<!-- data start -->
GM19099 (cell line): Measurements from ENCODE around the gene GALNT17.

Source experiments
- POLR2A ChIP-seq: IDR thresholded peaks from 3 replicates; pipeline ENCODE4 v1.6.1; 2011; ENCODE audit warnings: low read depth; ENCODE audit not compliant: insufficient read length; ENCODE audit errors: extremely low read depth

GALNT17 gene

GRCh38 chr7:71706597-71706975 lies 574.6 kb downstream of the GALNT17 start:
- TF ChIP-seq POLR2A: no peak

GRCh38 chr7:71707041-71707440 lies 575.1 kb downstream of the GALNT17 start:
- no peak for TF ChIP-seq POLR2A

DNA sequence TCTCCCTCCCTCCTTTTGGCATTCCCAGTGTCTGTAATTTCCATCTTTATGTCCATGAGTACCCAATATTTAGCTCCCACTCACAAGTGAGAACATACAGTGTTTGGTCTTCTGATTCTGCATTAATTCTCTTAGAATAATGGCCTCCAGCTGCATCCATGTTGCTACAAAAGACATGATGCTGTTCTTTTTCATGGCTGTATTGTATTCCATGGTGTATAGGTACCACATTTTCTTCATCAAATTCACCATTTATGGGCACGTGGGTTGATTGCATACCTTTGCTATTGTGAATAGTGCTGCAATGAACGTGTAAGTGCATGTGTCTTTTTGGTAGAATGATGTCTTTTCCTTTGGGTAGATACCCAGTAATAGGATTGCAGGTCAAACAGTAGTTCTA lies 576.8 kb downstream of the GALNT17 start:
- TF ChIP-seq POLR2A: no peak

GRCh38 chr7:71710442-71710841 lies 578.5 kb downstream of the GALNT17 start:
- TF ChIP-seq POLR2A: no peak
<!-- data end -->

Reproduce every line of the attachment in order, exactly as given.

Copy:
GM19099 (cell line): Measurements from ENCODE around the gene GALNT17.

Source experiments
- POLR2A ChIP-seq: IDR thresholded peaks from 3 replicates; pipeline ENCODE4 v1.6.1; 2011; ENCODE audit warnings: low read depth; ENCODE audit not compliant: insufficient read length; ENCODE audit errors: extremely low read depth

GALNT17 gene

GRCh38 chr7:71706597-71706975 lies 574.6 kb downstream of the GALNT17 start:
- TF ChIP-seq POLR2A: no peak

GRCh38 chr7:71707041-71707440 lies 575.1 kb downstream of the GALNT17 start:
- no peak for TF ChIP-seq POLR2A

DNA sequence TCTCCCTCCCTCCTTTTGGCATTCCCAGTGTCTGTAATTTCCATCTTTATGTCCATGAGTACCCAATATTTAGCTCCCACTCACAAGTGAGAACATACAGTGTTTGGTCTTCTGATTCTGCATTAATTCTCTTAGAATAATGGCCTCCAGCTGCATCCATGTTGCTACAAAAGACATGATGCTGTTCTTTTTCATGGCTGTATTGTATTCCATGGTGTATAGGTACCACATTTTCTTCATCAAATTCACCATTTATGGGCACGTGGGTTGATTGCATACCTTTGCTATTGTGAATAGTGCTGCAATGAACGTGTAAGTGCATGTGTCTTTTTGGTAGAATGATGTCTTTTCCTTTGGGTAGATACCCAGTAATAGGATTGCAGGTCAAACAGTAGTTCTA lies 576.8 kb downstream of the GALNT17 start:
- TF ChIP-seq POLR2A: no peak

GRCh38 chr7:71710442-71710841 lies 578.5 kb downstream of the GALNT17 start:
- TF ChIP-seq POLR2A: no peak